Monday, November 16, 2009

if you need me to fed you

“how do we get fed? – You pick up a spoon! What are you… a baby?!” Great quote from Andrew Hamilton.

I had not come across this “need to feed” until I came to Opawa, when after a few months, I was told my preaching was not feeding some people.

Which on reflection, really got me scratching my head. It suddenly occurred to me that the people needing feeding had been around the church a long time. Some had even got to Bible Colleges. Presumably they’d heard a lot of sermons. And been to a lot of weekly Bible study home groups. Presumably matured.

If they needed feeding, then what did that say about all preaching, not only my preaching. And what did that say about their own patterns of feeding, daily?

Which raises again the perennial question – what is the point of preaching? And more pointedly, what is the point of preaching “in such a time as this”? To feed? To inspire? To open windows?

And leads nicely into this blog series by Scot McKnight, on preaching underpinned by a thoughtful, integrated educational approach. Scot’s approach intuitively rings some bells for me.

A very early influence on my preaching was a communication seminar I attended, led by an adult educator. Who asked a whole lot of educational questions about how people are formed. And then applied them to preaching.

So I like Scot McKnight’s instincts – refusing to throw out the baby with the bathwater by scorning preaching. But equally, refusing to somehow treat preaching as sacrosant, above educational insights. In so doing, he opens the door for us to begin to take seriously how all of our church life can be forming people – worship, small groups, billboards, websites, video …

Posted by steve at 09:07 PM


  1. Hey Steve- have heard that comment about feeding plenty of times and have thought it myself! Having done a bit of looking around churches lately I have realised that a sermon is just a sermon, the “feeding” is the connection with God, that is occasionally sparked off by a sermon. When people say they aren’t being “fed” I suspect it means that they don’t “connect” with what is being said- maybe it is too familiar, maybe it doesn’t speak into the real issues of their lives, maybe they disagreed on some point when listening to the sermon and erected a barrier that shut out both God and preacher.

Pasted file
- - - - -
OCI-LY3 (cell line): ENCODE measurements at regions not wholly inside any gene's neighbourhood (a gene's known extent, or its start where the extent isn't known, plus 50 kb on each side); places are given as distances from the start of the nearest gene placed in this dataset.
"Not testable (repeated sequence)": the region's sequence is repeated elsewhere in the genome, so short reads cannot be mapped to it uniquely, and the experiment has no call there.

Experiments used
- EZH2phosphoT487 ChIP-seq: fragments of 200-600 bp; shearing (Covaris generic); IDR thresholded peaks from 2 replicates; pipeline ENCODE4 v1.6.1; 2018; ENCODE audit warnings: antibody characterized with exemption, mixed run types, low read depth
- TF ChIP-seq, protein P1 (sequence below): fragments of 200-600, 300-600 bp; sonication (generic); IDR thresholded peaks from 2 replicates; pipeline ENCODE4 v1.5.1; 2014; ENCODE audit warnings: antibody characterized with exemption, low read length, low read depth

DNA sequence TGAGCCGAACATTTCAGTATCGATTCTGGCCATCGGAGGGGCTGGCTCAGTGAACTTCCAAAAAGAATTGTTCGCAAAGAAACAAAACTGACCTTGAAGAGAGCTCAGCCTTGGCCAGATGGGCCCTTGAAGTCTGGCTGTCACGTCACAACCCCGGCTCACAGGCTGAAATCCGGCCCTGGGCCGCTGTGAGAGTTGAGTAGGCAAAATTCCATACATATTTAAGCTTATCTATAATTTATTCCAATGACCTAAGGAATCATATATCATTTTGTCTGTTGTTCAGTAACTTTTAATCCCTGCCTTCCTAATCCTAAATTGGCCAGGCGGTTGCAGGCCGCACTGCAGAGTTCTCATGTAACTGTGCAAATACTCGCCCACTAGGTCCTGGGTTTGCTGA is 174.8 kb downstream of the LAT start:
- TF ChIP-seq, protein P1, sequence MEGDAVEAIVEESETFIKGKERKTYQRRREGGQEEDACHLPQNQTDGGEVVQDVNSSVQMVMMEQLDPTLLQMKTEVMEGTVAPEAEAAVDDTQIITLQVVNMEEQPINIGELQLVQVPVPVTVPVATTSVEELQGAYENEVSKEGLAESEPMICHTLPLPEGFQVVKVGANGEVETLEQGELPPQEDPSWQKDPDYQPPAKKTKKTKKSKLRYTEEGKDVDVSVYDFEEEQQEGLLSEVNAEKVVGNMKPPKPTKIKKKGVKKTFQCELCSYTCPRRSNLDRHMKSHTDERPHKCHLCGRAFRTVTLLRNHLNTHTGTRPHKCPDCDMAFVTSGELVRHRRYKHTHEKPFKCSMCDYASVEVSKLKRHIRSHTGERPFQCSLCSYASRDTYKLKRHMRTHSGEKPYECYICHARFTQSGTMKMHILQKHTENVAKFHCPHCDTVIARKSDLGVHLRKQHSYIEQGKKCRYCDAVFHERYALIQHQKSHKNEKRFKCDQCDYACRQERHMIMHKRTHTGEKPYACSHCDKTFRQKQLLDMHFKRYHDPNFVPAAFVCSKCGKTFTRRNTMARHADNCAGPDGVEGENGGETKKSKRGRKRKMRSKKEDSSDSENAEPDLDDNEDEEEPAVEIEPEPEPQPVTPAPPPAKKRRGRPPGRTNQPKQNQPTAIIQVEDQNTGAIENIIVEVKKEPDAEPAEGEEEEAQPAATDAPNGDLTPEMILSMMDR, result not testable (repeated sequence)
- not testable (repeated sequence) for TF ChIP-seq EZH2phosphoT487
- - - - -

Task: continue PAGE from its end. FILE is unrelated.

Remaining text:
Comment by Kathy Boyland — November 17, 2009 @ 2:39 pm

  2. thanks kathy, what I appreciate about your comment is that it underlines the complicated nature of communication, the listener and their space as well as the speaker,


    Comment by steve — November 17, 2009 @ 3:22 pm

  3. Four years ago, I did a CPE (Clincial Pastoral Education) – a 20 week course which clergy and lay people do to hone their pastoral skills. I flummoxed my supervisor. I wanted to explore preaching as a pastoral encounter – it was a concept which he hadn’t considered before. Another aspect to through into the mix of this conversation.

    Comment by KSW — November 19, 2009 @ 4:17 pm

  4. thanks KSW. I tried the preaching on my CPE supervisor and got a very short shift. I agree with your instincts. that when a situation like Mantepopo disaster happens, that to preach on God in hard places and the value of the Psalms, sets up incredibly helpful frameworks for future hard stuff in individual lives.

    against this stands the danger of gospel as therapy, which is such a pressure in our society today. We place value in our entreprenuers, or dispensers of practical wisdom, or counsellors and so that places pressure on us as ministers to adopt pastoral models that are potentially simply mirrors of culture, rather than gospel shapers,

    I mean, Jesus leaving the 99, would not be considered the most pastoral of gestures!


    Comment by steve — November 19, 2009 @ 11:08 pm

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